"Mrs. Nolan, I-I have to r-return to the l-locker room," pleaded Stevi, backing from the gym.

Mrs. Nolan blew her whistle. Silence. "Stevi," she said, her words ringing across the gym, "I think you'd better plan on buying a bigger gym!"

A male voice slashed through the snickering. "What were those odds on that gym suit splitting?"

Stevi fled from the gym, tears racing down her cheeks. I hate Phys. Ed., I hate school and I hate boys! Slumped against her locker she sobbed as laughter rumbled from the gym.

An arm slipped around her shoulders. Stevi jumped. "It's okay, girl friend. We'll find a way to make it better," said Mona.

Stevi cried harder. "Go away! Nobody can help me. I'm fat and ugly and always will be!" She hung her head, wavy hair falling forward to cover her face.

"So you need to lose a few pounds, Stevi. We'll just put you on a diet." Mona started undressing.

Stevi removed her glasses. "Dieting doesn't work for me." She scrubbed tears from her eyes, smearing mascara across her face. "What are you doing in here? You'll get in trouble for ditching gym class." She peeled the torn gym suit from her body.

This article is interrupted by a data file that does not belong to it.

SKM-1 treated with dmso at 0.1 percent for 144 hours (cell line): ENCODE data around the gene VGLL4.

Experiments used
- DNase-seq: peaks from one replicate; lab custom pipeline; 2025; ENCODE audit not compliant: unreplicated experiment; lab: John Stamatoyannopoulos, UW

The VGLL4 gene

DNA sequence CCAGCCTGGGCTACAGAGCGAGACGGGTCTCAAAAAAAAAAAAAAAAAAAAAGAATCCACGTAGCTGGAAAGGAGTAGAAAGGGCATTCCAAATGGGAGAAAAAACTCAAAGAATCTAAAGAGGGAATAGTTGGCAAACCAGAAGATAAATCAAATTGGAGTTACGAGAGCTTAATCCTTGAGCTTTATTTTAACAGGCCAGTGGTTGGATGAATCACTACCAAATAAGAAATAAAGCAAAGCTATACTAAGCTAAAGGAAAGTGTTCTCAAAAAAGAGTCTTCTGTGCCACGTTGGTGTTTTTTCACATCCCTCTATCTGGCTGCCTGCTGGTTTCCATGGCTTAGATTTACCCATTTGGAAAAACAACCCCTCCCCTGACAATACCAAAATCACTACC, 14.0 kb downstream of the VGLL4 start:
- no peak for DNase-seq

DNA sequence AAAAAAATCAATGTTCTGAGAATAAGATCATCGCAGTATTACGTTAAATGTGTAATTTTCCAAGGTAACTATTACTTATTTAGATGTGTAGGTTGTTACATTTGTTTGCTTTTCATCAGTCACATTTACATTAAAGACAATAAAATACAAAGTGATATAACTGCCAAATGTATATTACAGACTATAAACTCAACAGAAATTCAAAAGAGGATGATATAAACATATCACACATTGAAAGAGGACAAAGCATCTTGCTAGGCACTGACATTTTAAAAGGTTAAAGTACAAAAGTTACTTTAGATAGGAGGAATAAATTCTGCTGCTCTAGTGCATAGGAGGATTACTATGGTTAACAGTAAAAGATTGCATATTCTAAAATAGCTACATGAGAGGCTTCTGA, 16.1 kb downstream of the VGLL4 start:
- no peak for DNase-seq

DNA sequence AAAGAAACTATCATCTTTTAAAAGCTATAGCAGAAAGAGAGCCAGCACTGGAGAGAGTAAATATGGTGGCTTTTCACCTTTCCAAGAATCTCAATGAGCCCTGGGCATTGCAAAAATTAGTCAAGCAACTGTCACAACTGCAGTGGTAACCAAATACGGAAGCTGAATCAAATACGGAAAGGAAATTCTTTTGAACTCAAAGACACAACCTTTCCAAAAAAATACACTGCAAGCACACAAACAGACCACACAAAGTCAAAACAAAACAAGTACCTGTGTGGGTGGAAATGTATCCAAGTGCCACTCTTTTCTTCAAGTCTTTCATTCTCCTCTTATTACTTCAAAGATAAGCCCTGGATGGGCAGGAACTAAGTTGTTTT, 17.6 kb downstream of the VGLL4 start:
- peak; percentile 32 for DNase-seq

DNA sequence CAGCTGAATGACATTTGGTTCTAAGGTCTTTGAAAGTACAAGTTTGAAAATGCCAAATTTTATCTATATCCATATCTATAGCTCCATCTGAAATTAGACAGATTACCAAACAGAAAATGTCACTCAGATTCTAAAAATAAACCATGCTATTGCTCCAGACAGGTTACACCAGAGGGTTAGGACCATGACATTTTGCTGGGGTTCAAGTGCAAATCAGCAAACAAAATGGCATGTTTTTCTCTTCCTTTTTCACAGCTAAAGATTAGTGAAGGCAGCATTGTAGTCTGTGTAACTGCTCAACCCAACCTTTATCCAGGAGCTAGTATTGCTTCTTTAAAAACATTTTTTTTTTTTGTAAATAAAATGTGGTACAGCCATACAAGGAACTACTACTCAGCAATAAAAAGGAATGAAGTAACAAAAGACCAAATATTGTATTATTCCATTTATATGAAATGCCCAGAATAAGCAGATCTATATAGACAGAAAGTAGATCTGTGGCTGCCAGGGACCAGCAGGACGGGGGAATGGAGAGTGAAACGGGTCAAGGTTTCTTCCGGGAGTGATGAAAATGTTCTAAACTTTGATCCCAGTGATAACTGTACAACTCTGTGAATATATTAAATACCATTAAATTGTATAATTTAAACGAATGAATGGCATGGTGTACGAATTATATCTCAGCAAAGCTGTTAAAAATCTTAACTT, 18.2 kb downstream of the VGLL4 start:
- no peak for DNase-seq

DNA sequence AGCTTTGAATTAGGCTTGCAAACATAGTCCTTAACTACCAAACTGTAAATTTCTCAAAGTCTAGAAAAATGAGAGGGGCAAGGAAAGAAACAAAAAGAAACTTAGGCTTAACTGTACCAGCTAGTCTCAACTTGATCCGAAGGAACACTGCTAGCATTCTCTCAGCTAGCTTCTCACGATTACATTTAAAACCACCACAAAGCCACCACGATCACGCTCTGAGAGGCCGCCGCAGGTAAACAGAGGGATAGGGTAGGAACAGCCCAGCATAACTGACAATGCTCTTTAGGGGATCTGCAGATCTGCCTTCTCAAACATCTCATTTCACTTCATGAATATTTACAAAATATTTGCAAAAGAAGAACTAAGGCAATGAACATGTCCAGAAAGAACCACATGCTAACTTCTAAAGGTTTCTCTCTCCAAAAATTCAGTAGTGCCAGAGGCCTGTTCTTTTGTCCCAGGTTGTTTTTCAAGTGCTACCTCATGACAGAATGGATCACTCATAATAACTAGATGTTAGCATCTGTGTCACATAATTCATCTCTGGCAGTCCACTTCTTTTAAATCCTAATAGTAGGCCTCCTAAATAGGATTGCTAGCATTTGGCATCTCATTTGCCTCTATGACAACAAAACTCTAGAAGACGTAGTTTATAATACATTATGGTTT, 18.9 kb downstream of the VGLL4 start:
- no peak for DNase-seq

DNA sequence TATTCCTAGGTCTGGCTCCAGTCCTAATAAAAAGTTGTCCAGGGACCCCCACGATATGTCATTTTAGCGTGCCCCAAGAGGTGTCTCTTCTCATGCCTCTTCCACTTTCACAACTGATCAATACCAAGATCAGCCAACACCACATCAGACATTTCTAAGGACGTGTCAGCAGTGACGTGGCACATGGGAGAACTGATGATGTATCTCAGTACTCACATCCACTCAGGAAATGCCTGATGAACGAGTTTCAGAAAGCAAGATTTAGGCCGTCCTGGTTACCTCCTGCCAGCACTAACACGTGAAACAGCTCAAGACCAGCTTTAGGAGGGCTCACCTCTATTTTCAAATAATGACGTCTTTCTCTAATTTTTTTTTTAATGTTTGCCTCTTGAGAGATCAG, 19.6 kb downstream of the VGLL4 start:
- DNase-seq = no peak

Mona patted Stevi on the back. "What's more important, Phys. Ed. or friendship?" She ripped the towel from her locker, then headed for the showers.

Stevi grabbed her towel, wrapped it around her—tugging to make it meet. "Thanks, Mona. I don't know what I'd do without you. You're the only person I can talk to."

Mona turned on the hot shower. "It's time to stop talking and find out how to help you."

"Is there really any help for me?" Stevi slipped under the hot spray. Her tension flowed down the drain with the hot water.

"I bet the library has a section on weight control," said Mona, patting herself dry. "Let's meet at the bus stop after school and I'll help you look."

Stevi brushed water from her eyes. Shrugging, she said, "I don't know what good it will do, but I guess it's worth a try."

"Come on, girl friend, let's get dressed," said Mona.


I wrote Watermelon In a Cucumber Patch because I wished someone had written a book like it when I was a teenager. It would have saved me years of feeling bad about myself. I've struggled with a weight problem all my life. Through the concepts in the book, I've learned to accept myself as I am now. When I'm ready, I can change things if I want to, but for now, I'm okay just the way I am. I hope reading about Stevi will help you to be able to accept yourself as you are now, then when you're ready to make changes in your life you will be successful.

Page revised 01/15/2020